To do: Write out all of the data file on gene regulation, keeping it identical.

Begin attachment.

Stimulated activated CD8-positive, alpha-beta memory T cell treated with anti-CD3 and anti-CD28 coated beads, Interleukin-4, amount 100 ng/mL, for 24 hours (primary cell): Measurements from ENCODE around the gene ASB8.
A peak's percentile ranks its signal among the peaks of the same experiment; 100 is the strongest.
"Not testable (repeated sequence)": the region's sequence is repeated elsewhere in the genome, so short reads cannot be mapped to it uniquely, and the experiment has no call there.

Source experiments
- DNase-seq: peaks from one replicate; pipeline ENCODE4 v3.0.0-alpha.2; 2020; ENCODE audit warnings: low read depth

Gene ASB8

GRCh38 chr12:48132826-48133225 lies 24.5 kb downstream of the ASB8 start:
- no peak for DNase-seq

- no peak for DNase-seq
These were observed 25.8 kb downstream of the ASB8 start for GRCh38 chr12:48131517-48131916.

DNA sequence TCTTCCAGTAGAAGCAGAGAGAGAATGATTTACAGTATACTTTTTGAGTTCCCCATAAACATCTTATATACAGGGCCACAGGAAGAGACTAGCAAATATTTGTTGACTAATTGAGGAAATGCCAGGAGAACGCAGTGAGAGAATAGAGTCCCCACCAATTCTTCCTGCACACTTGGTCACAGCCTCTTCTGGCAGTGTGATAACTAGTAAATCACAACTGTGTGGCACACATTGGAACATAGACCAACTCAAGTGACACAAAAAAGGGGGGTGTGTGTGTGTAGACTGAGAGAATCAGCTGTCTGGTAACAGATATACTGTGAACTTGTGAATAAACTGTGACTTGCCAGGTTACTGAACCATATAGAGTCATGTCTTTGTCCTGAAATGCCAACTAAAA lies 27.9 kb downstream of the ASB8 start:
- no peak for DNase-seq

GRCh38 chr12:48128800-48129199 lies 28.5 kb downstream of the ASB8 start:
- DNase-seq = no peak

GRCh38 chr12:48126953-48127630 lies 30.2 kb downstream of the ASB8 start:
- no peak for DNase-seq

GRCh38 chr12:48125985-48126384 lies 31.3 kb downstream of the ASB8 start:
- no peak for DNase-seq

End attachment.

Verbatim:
Stimulated activated CD8-positive, alpha-beta memory T cell treated with anti-CD3 and anti-CD28 coated beads, Interleukin-4, amount 100 ng/mL, for 24 hours (primary cell): Measurements from ENCODE around the gene ASB8.
A peak's percentile ranks its signal among the peaks of the same experiment; 100 is the strongest.
"Not testable (repeated sequence)": the region's sequence is repeated elsewhere in the genome, so short reads cannot be mapped to it uniquely, and the experiment has no call there.

Source experiments
- DNase-seq: peaks from one replicate; pipeline ENCODE4 v3.0.0-alpha.2; 2020; ENCODE audit warnings: low read depth

Gene ASB8

GRCh38 chr12:48132826-48133225 lies 24.5 kb downstream of the ASB8 start:
- no peak for DNase-seq

- no peak for DNase-seq
These were observed 25.8 kb downstream of the ASB8 start for GRCh38 chr12:48131517-48131916.

DNA sequence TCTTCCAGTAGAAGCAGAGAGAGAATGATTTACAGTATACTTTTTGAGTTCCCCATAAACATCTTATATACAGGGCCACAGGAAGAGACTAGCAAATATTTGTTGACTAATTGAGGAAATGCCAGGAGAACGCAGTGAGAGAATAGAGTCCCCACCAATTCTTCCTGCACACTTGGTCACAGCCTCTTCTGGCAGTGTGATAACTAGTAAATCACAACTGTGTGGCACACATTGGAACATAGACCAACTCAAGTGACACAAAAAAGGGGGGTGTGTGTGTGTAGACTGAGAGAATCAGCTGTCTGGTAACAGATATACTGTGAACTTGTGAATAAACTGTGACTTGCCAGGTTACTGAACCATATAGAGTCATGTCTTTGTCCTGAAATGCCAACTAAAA lies 27.9 kb downstream of the ASB8 start:
- no peak for DNase-seq

GRCh38 chr12:48128800-48129199 lies 28.5 kb downstream of the ASB8 start:
- DNase-seq = no peak

GRCh38 chr12:48126953-48127630 lies 30.2 kb downstream of the ASB8 start:
- no peak for DNase-seq

GRCh38 chr12:48125985-48126384 lies 31.3 kb downstream of the ASB8 start:
- no peak for DNase-seq